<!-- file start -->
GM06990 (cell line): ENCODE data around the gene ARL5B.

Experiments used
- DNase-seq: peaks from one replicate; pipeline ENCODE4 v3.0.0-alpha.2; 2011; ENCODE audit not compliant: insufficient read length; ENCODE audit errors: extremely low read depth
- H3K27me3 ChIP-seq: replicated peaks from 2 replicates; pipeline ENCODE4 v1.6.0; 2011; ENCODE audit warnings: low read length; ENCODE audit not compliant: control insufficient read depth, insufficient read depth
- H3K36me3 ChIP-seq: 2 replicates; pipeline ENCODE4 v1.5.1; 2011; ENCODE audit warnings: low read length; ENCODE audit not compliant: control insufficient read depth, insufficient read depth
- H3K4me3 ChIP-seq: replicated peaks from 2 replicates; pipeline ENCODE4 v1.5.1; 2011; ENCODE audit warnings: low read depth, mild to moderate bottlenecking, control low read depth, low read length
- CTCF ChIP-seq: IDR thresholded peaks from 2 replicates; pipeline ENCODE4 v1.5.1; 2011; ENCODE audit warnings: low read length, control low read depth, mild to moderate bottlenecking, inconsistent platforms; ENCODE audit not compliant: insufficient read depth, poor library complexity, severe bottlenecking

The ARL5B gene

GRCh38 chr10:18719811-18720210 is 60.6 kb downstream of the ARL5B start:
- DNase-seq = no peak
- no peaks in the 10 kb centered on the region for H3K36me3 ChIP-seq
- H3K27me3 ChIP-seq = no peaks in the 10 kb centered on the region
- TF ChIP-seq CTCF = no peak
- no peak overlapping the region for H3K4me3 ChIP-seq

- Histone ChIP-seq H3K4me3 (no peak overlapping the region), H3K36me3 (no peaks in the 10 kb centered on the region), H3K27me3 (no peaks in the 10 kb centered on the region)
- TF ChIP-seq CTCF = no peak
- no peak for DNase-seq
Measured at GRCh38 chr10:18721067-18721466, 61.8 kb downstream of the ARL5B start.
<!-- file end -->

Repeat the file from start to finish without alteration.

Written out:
GM06990 (cell line): ENCODE data around the gene ARL5B.

Experiments used
- DNase-seq: peaks from one replicate; pipeline ENCODE4 v3.0.0-alpha.2; 2011; ENCODE audit not compliant: insufficient read length; ENCODE audit errors: extremely low read depth
- H3K27me3 ChIP-seq: replicated peaks from 2 replicates; pipeline ENCODE4 v1.6.0; 2011; ENCODE audit warnings: low read length; ENCODE audit not compliant: control insufficient read depth, insufficient read depth
- H3K36me3 ChIP-seq: 2 replicates; pipeline ENCODE4 v1.5.1; 2011; ENCODE audit warnings: low read length; ENCODE audit not compliant: control insufficient read depth, insufficient read depth
- H3K4me3 ChIP-seq: replicated peaks from 2 replicates; pipeline ENCODE4 v1.5.1; 2011; ENCODE audit warnings: low read depth, mild to moderate bottlenecking, control low read depth, low read length
- CTCF ChIP-seq: IDR thresholded peaks from 2 replicates; pipeline ENCODE4 v1.5.1; 2011; ENCODE audit warnings: low read length, control low read depth, mild to moderate bottlenecking, inconsistent platforms; ENCODE audit not compliant: insufficient read depth, poor library complexity, severe bottlenecking

The ARL5B gene

GRCh38 chr10:18719811-18720210 is 60.6 kb downstream of the ARL5B start:
- DNase-seq = no peak
- no peaks in the 10 kb centered on the region for H3K36me3 ChIP-seq
- H3K27me3 ChIP-seq = no peaks in the 10 kb centered on the region
- TF ChIP-seq CTCF = no peak
- no peak overlapping the region for H3K4me3 ChIP-seq

- Histone ChIP-seq H3K4me3 (no peak overlapping the region), H3K36me3 (no peaks in the 10 kb centered on the region), H3K27me3 (no peaks in the 10 kb centered on the region)
- TF ChIP-seq CTCF = no peak
- no peak for DNase-seq
Measured at GRCh38 chr10:18721067-18721466, 61.8 kb downstream of the ARL5B start.